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NOFX (pronounced no-ef-ex) is an American punk rock band from San Francisco, California, formed in 1983 in Los Angeles.[5] The band was formed by vocalist and bassist Fat Mike and guitarist Eric Melvin. Drummer Erik Sandin joined them shortly afterward. In 1991 El Hefe joined to play lead guitar and trumpet, rounding out the current line-up. The band rose to popularity in 1994 with their album Punk in Drublic which was certified gold, and is now considered a classic punk album by fans and critics alike.

NOFX has released 11 studio albums, 15 EPs[6] and a number of 7" singles. The group has sold over 6 million records worldwide,[7] making them one of the most successful independent acts of all time. The band also aired their own show on Fuse TV entitled NOFX: Backstage Passport.[8]



Early years (1983–1990)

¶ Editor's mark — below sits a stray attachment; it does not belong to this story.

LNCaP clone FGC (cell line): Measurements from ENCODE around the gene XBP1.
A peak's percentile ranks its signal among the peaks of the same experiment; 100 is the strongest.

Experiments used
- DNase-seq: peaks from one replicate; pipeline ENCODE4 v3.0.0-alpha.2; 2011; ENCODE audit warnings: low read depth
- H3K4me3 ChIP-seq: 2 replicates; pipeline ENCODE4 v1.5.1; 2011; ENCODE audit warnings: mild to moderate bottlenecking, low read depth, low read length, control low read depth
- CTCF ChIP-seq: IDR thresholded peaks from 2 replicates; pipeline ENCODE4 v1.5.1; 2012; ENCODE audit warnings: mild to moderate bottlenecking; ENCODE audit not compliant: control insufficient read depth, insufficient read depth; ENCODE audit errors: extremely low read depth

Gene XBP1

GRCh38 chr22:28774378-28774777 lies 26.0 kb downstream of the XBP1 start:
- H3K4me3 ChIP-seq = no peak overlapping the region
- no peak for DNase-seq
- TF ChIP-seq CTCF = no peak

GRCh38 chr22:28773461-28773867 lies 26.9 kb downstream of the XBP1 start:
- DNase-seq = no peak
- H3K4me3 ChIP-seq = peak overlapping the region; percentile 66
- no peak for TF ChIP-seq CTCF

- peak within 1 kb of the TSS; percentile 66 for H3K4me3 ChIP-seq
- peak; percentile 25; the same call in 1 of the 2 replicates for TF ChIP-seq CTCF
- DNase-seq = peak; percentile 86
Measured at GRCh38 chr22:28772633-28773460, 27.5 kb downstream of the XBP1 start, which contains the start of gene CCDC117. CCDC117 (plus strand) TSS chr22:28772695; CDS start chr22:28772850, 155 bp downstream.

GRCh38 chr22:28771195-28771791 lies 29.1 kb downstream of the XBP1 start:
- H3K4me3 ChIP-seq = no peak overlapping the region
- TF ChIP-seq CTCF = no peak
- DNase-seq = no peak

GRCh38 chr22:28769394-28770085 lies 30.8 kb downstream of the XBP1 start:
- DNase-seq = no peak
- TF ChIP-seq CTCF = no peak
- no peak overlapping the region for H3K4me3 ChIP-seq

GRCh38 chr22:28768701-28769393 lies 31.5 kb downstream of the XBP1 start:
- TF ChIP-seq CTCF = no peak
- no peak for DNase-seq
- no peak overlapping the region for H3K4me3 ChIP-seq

In 1983, guitarist Eric Melvin met bassist/vocalist Mike Burkett (Fat Mike) and started the band under the name NO-FX, after a Boston hardcore punk band called Negative FX.[9] At this time, they were joined by drummer Erik "Smelly" Sandin. NOFX's first recording was a demo from 1984, produced by Germs drummer Don Bolles, which did not sell many copies, but is now an incredibly rare collector's item. Many have been uploaded online, but barely any are valid. Fat Mike claims no copies exist anymore, though it is unclear whether he or any other members of the band still possess the item. They released their self-titled debut EP NOFX on Mystic Records in 1985, which was later re-released in 1992 as part of the Maximum Rocknroll CD. The band's lineup had undergone a number of changes; however, the original three members had reunited. For a year, Erik "Smelly" Sandin left the band and was replaced by Scott Sellers, and later by Scott Aldahl. Dave Allen was in the band for about four months, until he died in a car accident. In 1986, the band released So What If We're on Mystic! Dave Casillas joined the band on second guitar in 1987 and was featured on the EP The P.M.R.C. Can Suck on This, attacking the PMRC's campaign for music censorship. The original cover was an edited S&M photo; the cover for the re-released version was changed to a photo of Eric Melvin. Prior to the release of Liberal Animation, a compilation of 14 early NOFX songs was released on Mystic Records. The album was self-titled, and featured the songs from the NOFX and So What If We're on Mystic! EPs. The album is quite rare and only printed around 1,000 copies. The price of the album ranges from $80–300 (see "NOFX" article on NOFX Wiki for more details). The album's cover was a remastered version of the cover from the NOFX EP.

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